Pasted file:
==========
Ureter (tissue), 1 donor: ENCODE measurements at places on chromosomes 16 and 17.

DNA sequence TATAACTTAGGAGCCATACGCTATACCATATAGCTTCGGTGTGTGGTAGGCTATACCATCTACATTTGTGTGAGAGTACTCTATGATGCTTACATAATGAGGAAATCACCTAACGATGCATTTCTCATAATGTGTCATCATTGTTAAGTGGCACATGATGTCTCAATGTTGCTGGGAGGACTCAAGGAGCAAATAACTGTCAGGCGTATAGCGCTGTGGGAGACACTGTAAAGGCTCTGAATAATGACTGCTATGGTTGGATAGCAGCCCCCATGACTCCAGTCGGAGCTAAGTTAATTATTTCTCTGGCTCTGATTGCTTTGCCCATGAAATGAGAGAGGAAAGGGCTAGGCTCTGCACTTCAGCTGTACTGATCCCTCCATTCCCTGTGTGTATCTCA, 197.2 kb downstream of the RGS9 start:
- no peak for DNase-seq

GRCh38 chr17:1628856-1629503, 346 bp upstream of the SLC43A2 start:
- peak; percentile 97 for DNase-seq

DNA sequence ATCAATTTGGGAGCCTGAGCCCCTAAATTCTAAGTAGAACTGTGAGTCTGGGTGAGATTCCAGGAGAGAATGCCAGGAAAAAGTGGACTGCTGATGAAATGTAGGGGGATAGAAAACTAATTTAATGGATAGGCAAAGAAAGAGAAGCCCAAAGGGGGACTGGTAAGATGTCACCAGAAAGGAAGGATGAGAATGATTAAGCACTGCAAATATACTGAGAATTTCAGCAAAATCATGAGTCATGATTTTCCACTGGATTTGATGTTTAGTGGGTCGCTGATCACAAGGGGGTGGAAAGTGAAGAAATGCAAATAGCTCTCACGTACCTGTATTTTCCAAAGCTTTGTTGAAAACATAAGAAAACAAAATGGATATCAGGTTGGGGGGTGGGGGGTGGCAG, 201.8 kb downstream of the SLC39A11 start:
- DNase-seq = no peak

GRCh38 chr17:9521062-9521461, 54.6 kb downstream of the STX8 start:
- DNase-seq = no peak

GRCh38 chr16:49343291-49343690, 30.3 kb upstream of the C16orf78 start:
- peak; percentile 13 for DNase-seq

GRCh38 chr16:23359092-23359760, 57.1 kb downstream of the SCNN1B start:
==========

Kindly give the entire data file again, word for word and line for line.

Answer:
Ureter (tissue), 1 donor: ENCODE measurements at places on chromosomes 16 and 17.

DNA sequence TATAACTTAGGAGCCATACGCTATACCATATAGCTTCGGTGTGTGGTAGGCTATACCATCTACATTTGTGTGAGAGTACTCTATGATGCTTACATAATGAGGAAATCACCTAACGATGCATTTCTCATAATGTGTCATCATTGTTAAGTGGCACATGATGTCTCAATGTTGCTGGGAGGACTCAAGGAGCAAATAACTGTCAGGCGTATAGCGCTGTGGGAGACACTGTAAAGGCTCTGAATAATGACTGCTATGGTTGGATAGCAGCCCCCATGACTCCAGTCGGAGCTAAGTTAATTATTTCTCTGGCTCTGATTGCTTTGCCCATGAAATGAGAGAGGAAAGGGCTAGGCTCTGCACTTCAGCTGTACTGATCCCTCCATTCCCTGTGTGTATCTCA, 197.2 kb downstream of the RGS9 start:
- no peak for DNase-seq

GRCh38 chr17:1628856-1629503, 346 bp upstream of the SLC43A2 start:
- peak; percentile 97 for DNase-seq

DNA sequence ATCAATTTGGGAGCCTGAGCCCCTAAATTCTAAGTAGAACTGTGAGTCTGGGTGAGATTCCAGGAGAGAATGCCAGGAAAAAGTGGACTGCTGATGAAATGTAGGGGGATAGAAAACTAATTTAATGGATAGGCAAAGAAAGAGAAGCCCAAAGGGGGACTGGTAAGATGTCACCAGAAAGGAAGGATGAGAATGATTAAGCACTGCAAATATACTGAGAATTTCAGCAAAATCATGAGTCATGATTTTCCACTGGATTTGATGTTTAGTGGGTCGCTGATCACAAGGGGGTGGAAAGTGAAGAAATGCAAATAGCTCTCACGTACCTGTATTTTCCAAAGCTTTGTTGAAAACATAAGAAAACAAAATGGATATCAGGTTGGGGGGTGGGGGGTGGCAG, 201.8 kb downstream of the SLC39A11 start:
- DNase-seq = no peak

GRCh38 chr17:9521062-9521461, 54.6 kb downstream of the STX8 start:
- DNase-seq = no peak

GRCh38 chr16:49343291-49343690, 30.3 kb upstream of the C16orf78 start:
- peak; percentile 13 for DNase-seq

GRCh38 chr16:23359092-23359760, 57.1 kb downstream of the SCNN1B start: